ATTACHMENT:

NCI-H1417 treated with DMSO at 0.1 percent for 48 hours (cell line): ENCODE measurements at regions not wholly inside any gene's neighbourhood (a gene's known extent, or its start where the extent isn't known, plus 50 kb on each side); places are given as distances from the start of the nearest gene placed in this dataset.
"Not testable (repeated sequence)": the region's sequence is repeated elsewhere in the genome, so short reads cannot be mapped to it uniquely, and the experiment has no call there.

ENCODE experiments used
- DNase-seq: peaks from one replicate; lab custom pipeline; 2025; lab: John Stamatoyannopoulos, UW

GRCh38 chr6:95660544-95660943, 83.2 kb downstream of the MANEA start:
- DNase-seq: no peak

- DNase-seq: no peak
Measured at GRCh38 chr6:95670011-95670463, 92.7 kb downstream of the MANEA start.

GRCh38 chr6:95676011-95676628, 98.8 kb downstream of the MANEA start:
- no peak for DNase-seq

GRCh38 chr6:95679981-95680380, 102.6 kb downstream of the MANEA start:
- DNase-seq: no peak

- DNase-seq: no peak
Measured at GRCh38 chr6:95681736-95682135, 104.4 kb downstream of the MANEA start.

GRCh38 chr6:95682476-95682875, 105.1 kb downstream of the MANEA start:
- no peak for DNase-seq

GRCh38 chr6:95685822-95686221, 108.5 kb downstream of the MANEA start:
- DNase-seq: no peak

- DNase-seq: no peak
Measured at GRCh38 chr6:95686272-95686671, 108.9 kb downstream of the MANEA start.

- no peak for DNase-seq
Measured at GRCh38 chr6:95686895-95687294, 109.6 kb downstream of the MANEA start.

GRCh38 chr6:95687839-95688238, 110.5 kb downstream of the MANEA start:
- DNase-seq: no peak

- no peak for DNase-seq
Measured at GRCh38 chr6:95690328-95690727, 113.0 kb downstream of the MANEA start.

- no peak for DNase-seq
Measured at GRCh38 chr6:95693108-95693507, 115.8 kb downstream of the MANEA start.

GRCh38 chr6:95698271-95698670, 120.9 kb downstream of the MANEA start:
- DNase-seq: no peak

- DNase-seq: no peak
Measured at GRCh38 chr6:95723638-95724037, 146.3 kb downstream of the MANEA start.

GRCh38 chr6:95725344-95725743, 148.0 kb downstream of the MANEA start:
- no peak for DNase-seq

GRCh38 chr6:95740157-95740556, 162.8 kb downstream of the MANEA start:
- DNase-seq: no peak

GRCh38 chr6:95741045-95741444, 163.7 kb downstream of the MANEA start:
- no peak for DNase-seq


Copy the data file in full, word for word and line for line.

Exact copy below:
NCI-H1417 treated with DMSO at 0.1 percent for 48 hours (cell line): ENCODE measurements at regions not wholly inside any gene's neighbourhood (a gene's known extent, or its start where the extent isn't known, plus 50 kb on each side); places are given as distances from the start of the nearest gene placed in this dataset.
"Not testable (repeated sequence)": the region's sequence is repeated elsewhere in the genome, so short reads cannot be mapped to it uniquely, and the experiment has no call there.

ENCODE experiments used
- DNase-seq: peaks from one replicate; lab custom pipeline; 2025; lab: John Stamatoyannopoulos, UW

GRCh38 chr6:95660544-95660943, 83.2 kb downstream of the MANEA start:
- DNase-seq: no peak

- DNase-seq: no peak
Measured at GRCh38 chr6:95670011-95670463, 92.7 kb downstream of the MANEA start.

GRCh38 chr6:95676011-95676628, 98.8 kb downstream of the MANEA start:
- no peak for DNase-seq

GRCh38 chr6:95679981-95680380, 102.6 kb downstream of the MANEA start:
- DNase-seq: no peak

- DNase-seq: no peak
Measured at GRCh38 chr6:95681736-95682135, 104.4 kb downstream of the MANEA start.

GRCh38 chr6:95682476-95682875, 105.1 kb downstream of the MANEA start:
- no peak for DNase-seq

GRCh38 chr6:95685822-95686221, 108.5 kb downstream of the MANEA start:
- DNase-seq: no peak

- DNase-seq: no peak
Measured at GRCh38 chr6:95686272-95686671, 108.9 kb downstream of the MANEA start.

- no peak for DNase-seq
Measured at GRCh38 chr6:95686895-95687294, 109.6 kb downstream of the MANEA start.

GRCh38 chr6:95687839-95688238, 110.5 kb downstream of the MANEA start:
- DNase-seq: no peak

- no peak for DNase-seq
Measured at GRCh38 chr6:95690328-95690727, 113.0 kb downstream of the MANEA start.

- no peak for DNase-seq
Measured at GRCh38 chr6:95693108-95693507, 115.8 kb downstream of the MANEA start.

GRCh38 chr6:95698271-95698670, 120.9 kb downstream of the MANEA start:
- DNase-seq: no peak

- DNase-seq: no peak
Measured at GRCh38 chr6:95723638-95724037, 146.3 kb downstream of the MANEA start.

GRCh38 chr6:95725344-95725743, 148.0 kb downstream of the MANEA start:
- no peak for DNase-seq

GRCh38 chr6:95740157-95740556, 162.8 kb downstream of the MANEA start:
- DNase-seq: no peak

GRCh38 chr6:95741045-95741444, 163.7 kb downstream of the MANEA start:
- no peak for DNase-seq